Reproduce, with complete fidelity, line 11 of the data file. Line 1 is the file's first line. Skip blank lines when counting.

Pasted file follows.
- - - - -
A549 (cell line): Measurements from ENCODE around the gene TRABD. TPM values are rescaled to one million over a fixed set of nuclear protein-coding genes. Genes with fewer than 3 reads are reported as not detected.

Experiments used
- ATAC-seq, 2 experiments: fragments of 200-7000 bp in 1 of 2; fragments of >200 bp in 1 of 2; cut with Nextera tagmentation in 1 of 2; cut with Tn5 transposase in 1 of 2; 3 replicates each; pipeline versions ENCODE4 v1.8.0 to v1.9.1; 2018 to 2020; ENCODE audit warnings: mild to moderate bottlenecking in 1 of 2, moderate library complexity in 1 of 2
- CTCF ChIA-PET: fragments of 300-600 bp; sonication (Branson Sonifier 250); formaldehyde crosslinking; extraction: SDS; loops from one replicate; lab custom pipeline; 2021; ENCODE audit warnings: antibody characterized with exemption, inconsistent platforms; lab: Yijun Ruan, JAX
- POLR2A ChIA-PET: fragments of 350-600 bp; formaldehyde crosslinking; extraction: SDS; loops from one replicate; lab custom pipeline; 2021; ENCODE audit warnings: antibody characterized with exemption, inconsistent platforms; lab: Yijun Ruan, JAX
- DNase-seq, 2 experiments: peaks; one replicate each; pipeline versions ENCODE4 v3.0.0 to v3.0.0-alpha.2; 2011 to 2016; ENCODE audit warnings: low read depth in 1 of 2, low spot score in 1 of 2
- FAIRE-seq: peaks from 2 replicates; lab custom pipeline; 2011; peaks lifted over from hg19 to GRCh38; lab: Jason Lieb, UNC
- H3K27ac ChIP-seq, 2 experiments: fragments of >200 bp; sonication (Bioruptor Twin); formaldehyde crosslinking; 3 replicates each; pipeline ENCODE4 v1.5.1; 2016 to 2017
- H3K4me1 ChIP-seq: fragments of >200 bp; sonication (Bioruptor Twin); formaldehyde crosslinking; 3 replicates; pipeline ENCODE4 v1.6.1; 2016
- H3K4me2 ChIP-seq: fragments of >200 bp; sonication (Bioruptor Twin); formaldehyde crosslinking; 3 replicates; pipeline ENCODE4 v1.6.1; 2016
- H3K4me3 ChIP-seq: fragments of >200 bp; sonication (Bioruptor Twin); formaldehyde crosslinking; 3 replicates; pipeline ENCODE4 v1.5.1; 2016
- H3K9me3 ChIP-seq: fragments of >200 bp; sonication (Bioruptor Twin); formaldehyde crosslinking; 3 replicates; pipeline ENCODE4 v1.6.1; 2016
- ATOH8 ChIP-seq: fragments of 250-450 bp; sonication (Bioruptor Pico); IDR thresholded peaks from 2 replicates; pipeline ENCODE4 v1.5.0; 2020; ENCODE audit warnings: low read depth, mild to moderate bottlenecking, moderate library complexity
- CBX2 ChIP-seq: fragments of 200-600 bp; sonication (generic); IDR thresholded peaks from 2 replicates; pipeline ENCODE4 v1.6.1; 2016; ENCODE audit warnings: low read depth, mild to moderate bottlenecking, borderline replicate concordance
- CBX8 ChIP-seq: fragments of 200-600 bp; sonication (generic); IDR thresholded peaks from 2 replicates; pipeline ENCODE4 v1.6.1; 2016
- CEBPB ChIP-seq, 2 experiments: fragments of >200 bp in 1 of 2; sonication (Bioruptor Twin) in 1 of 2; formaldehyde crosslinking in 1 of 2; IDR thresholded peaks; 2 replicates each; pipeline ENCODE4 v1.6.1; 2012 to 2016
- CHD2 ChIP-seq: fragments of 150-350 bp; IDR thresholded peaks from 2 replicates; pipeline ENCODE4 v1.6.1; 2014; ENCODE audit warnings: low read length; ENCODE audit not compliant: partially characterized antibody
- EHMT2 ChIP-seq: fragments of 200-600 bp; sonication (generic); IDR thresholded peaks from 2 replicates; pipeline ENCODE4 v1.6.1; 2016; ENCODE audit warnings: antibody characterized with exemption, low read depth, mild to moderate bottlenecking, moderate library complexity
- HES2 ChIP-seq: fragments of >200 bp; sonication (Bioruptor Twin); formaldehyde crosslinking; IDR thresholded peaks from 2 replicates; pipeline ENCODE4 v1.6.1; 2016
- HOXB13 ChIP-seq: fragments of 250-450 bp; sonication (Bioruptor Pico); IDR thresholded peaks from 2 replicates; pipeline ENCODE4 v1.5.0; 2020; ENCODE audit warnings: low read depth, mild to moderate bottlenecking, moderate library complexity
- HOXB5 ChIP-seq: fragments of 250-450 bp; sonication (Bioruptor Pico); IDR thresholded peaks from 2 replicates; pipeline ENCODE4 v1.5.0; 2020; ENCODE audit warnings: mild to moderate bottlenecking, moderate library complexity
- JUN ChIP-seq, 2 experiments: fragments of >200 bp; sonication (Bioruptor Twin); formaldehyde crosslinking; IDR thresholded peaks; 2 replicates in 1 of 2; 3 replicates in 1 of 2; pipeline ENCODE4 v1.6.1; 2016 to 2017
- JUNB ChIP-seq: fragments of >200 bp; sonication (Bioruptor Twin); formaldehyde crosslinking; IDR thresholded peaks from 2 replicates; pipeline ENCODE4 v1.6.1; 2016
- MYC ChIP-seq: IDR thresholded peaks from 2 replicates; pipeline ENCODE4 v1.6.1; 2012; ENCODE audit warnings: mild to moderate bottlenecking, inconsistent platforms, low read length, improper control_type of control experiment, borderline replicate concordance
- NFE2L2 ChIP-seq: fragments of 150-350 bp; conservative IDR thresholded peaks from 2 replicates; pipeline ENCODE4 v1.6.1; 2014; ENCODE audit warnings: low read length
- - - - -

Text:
- H3K4me3 ChIP-seq: fragments of >200 bp; sonication (Bioruptor Twin); formaldehyde crosslinking; 3 replicates; pipeline ENCODE4 v1.5.1; 2016